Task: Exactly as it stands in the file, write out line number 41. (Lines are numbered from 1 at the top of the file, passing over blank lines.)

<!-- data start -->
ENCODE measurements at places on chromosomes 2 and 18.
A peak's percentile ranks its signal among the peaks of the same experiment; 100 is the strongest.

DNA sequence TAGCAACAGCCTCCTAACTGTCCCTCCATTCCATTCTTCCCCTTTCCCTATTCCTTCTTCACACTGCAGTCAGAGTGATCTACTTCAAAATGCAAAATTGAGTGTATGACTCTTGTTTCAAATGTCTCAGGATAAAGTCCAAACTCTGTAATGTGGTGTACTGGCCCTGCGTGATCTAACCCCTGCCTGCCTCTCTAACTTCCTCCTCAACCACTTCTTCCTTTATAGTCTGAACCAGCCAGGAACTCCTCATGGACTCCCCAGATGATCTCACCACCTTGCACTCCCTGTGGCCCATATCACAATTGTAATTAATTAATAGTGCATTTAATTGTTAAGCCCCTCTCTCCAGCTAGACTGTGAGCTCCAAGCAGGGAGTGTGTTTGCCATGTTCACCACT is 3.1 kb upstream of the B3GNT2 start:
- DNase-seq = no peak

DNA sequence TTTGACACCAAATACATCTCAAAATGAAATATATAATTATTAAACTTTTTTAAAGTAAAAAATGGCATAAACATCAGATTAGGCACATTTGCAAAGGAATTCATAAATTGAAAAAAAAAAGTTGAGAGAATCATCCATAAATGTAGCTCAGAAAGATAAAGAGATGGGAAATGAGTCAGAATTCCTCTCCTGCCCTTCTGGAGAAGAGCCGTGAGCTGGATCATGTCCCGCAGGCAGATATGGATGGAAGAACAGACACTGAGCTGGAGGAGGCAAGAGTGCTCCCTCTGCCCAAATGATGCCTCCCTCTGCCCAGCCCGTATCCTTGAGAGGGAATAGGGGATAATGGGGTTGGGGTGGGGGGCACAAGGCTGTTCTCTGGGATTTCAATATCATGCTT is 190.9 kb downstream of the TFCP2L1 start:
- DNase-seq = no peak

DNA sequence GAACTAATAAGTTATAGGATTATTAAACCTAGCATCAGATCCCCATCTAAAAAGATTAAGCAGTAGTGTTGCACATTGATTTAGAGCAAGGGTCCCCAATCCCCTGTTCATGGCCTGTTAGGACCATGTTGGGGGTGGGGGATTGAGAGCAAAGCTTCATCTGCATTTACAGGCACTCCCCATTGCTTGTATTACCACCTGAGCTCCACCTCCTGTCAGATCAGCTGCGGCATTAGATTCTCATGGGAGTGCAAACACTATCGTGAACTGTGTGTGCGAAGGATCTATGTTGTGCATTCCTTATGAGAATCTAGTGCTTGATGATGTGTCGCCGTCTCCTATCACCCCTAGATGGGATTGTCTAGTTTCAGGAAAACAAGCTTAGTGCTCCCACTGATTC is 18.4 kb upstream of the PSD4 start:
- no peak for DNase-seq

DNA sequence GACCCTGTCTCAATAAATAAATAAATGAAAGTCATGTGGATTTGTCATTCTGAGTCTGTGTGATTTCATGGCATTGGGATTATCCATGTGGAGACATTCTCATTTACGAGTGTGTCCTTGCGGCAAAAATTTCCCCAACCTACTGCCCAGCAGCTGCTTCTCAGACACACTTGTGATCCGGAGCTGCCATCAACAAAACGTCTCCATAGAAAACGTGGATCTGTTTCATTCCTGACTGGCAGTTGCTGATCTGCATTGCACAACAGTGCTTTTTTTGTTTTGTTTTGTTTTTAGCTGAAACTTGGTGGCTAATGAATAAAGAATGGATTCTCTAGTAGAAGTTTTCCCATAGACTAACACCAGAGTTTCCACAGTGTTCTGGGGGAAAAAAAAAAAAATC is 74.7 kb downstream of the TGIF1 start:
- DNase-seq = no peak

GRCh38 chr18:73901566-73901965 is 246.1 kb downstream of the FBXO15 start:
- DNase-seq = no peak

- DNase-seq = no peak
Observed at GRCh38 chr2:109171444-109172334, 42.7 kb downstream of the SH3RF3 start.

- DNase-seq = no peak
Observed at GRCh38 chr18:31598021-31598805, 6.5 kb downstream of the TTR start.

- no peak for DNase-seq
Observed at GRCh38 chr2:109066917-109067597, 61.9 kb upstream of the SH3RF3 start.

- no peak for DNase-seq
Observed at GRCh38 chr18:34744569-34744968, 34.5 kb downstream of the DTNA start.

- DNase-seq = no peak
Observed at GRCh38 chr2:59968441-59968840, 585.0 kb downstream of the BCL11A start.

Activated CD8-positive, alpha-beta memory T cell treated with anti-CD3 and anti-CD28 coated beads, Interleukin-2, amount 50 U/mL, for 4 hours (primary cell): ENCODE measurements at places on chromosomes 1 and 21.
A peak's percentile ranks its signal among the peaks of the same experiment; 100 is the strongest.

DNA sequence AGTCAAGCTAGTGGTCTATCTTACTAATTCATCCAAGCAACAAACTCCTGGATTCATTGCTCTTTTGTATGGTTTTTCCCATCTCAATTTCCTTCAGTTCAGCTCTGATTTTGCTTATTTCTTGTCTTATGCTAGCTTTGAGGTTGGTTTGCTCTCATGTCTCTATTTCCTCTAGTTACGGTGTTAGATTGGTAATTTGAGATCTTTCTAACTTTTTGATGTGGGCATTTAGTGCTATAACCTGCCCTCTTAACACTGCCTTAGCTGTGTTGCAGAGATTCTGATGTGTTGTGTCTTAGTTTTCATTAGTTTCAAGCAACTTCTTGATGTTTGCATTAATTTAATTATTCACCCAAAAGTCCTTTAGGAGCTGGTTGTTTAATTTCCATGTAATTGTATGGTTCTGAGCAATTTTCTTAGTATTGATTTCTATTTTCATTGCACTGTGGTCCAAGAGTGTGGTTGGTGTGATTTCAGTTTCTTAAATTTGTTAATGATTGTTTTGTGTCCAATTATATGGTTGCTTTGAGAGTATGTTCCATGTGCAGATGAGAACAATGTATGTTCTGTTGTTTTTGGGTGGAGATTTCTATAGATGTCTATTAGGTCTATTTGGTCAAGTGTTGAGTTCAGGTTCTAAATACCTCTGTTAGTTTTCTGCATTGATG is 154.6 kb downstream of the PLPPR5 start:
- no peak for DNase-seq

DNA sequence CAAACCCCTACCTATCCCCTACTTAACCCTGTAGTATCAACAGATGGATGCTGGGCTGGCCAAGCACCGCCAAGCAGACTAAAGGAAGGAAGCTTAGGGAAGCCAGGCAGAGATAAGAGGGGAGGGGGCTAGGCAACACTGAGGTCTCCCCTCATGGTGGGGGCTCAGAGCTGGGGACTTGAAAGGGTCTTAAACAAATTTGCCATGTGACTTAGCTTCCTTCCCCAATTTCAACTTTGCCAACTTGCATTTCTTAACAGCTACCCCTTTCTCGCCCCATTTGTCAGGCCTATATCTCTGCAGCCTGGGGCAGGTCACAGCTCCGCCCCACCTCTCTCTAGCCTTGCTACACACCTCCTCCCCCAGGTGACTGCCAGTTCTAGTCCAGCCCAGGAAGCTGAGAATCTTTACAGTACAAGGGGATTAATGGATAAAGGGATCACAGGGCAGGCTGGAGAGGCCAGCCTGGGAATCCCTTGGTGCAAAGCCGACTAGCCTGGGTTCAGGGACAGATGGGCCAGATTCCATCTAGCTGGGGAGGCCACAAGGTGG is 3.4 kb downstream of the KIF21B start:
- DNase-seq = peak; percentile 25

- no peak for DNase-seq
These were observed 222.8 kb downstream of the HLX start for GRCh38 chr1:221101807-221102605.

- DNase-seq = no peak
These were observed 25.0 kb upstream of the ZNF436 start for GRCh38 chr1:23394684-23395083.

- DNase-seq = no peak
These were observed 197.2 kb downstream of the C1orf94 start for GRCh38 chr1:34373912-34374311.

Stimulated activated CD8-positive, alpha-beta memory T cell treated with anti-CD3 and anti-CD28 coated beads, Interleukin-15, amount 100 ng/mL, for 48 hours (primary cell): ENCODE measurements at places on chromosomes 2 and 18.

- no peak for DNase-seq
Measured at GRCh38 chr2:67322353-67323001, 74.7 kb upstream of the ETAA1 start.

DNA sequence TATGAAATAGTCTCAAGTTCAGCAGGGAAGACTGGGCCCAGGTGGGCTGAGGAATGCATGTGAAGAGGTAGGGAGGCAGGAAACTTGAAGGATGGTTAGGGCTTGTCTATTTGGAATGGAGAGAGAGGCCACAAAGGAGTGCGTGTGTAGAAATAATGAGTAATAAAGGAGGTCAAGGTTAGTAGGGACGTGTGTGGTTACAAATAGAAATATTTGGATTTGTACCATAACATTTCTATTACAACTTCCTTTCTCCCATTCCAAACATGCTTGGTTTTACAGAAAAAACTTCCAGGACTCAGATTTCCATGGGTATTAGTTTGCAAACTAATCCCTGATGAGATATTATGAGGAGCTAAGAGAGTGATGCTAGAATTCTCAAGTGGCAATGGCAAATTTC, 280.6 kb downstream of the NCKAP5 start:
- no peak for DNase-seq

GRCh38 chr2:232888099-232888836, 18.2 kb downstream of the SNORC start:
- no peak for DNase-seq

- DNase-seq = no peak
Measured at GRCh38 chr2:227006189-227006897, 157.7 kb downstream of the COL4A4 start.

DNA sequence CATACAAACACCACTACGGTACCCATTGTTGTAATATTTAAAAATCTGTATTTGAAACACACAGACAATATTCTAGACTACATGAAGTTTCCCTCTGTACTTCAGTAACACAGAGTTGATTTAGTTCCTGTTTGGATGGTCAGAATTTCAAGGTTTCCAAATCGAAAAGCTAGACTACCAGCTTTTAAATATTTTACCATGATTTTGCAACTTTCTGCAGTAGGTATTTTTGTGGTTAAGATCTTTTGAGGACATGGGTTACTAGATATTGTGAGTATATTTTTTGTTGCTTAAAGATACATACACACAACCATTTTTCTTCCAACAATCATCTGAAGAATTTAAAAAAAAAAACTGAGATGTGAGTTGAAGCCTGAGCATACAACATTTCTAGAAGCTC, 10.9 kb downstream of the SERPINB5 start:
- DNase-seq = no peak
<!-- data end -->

- no peak for DNase-seq